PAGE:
Trump reshares video suggesting he’ll be president forever moments after impeachment vote

Emboldened POTUS repeats ‘joke’ he could stay on in White House after two terms

Senate acquits Donald Trump of obstruction of Congress 53 to 47

Donald Trump has promoted a bizarre video suggesting he will be president “4eva”, moments after senators voted to bring the impeachment trial to an end.

The footage shows a never-ending line of Trump campaign signs stretching into the future, which he previously shared in June.

It is a “manipulated” version of a Time animation, the magazine said, used to illustrate an October article suggesting Trumpism would prevail long after the 45th president leaves office.

Minutes after the Senate acquitted him on two charges of abuse of power and obstruction of justice, Mr Trump took to Twitter to re-share the video and pin it to the top of his feed.

It is far from the first time Mr Trump has brought up serving more than two terms in the White House, which is expressly forbidden by the US Constitution.

While he claims to be joking only for the purpose of winding up liberals, some commentators have suggested his repeated references to staying in office could be an attempt to normalise the idea before making a serious attempt.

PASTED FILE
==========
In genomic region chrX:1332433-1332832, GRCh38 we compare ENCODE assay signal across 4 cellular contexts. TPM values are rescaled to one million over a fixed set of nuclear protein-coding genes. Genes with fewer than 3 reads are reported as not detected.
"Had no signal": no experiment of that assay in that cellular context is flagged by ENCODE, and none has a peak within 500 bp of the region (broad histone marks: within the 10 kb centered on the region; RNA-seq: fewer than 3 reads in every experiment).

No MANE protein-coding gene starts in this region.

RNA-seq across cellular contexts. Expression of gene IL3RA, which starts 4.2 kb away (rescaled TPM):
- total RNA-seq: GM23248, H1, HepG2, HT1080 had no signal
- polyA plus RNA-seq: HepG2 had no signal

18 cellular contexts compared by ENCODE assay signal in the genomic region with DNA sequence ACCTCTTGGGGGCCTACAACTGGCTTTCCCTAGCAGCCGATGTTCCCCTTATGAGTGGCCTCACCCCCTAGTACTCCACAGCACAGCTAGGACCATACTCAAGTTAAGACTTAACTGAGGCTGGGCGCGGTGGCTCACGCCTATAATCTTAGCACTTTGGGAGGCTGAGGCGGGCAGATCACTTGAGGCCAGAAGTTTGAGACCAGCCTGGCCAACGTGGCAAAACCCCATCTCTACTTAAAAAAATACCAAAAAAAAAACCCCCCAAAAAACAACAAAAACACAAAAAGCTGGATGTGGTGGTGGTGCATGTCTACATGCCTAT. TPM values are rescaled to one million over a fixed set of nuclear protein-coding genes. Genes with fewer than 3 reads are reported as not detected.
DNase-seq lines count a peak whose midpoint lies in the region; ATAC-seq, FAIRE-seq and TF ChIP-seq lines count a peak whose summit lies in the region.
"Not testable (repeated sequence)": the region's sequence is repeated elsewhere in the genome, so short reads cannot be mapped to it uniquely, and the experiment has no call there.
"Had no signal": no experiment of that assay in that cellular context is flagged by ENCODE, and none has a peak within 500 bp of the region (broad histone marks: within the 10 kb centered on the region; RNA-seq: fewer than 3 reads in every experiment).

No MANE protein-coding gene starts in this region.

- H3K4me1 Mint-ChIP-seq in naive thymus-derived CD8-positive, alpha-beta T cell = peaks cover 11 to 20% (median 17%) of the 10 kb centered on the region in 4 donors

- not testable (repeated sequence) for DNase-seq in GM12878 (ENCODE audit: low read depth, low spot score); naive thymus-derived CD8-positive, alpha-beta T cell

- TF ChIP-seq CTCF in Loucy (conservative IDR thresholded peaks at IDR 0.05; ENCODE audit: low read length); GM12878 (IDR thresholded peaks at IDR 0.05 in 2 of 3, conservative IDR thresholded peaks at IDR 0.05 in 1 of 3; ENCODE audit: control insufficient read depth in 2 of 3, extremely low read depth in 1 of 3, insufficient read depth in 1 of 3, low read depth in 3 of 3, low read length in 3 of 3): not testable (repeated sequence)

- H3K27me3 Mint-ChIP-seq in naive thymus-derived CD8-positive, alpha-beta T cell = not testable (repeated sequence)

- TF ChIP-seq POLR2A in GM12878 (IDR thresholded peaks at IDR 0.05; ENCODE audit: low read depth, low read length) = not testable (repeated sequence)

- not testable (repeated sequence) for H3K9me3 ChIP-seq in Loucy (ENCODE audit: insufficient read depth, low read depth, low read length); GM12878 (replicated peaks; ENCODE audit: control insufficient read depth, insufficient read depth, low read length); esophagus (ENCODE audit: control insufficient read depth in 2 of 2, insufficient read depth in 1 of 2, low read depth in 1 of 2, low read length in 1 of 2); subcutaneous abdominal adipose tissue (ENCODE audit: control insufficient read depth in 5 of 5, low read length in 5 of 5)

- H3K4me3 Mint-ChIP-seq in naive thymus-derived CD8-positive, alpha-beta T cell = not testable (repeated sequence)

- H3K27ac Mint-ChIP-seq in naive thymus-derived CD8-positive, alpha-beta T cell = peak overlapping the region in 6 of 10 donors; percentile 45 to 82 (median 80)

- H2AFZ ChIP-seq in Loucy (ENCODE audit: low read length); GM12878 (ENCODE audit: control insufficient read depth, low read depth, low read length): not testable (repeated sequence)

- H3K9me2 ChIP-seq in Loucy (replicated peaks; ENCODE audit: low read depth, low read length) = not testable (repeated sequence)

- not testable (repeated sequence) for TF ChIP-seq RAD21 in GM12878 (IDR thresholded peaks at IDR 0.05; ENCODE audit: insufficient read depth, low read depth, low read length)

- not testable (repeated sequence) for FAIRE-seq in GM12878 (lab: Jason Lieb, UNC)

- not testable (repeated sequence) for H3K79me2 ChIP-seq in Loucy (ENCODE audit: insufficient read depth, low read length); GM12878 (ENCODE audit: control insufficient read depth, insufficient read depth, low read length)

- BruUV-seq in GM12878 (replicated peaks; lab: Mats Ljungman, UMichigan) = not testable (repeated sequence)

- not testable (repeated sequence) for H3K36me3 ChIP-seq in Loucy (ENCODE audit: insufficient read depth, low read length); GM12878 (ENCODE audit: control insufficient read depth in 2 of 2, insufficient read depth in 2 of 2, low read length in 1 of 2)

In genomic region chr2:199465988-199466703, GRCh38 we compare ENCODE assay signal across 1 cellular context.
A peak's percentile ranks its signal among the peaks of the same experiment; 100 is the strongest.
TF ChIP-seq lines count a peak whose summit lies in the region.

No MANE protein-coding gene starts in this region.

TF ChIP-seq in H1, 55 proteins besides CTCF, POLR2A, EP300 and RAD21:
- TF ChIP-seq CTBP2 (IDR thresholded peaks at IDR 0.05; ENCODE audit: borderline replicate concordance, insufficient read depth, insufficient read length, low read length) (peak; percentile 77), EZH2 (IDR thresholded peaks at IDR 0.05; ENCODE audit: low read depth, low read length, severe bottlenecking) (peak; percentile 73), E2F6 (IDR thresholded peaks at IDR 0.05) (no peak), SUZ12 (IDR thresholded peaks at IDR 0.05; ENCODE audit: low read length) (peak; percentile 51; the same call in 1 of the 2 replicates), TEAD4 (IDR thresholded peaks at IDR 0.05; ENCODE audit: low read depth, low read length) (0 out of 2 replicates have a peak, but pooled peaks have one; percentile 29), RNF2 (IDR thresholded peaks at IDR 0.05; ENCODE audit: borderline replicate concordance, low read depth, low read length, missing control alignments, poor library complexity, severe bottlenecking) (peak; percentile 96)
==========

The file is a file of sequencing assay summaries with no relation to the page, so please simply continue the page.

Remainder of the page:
Mr Trump previously parodied the imagined reaction to him clinging to power, joking: "See, I told you he was a dictator.”

Mr Trump has a rocky history with Time magazine, which named him Person of the Year in 2016, as it has many US presidents since the concept’s creation in 1927.

But in 2017, it emerged that fake covers purporting to show Mr Trump in a 2009 edition were hung on the walls of at least four of his golf resorts, in an apparent attempt to convince guests of his longstanding relevance.

And when Greta Thunberg won the award in December, the president’s team released an edited version of the magazine cover, with Mr Trump’s face edited on to the teenage climate activist’s body.

After becoming the third president in history to be impeached in the House, senators decided to clear Mr Trump of all wrongdoing on Wednesday.

Republican senator Mitt Romney was the only senator to break ranks, voting that Mr Trump’s dealings in Ukraine constituted an abuse of power.

On the eve of his acquittal, the president gave his last State of the Union speech unless re-elected – hours after storming to victory in the Iowa caucuses with 97 per cent of the Republican vote, and as a new Gallup poll put his approval ratings at an all-time high of 49 per cent.

Hinting at the mood in the White House as the impeachment ordeal comes to an end, the theme of Mr Trump’s annual address was “the great American comeback”.

After re-sharing the “Trump 4eva” animation, the president announced he would make a statement on Thursday at midday “to discuss our Country’s VICTORY on the Impeachment Hoax!”

White House press secretary Stephanie Grisham claimed the upper chamber handed Mr Trump “full vindication and exoneration”.

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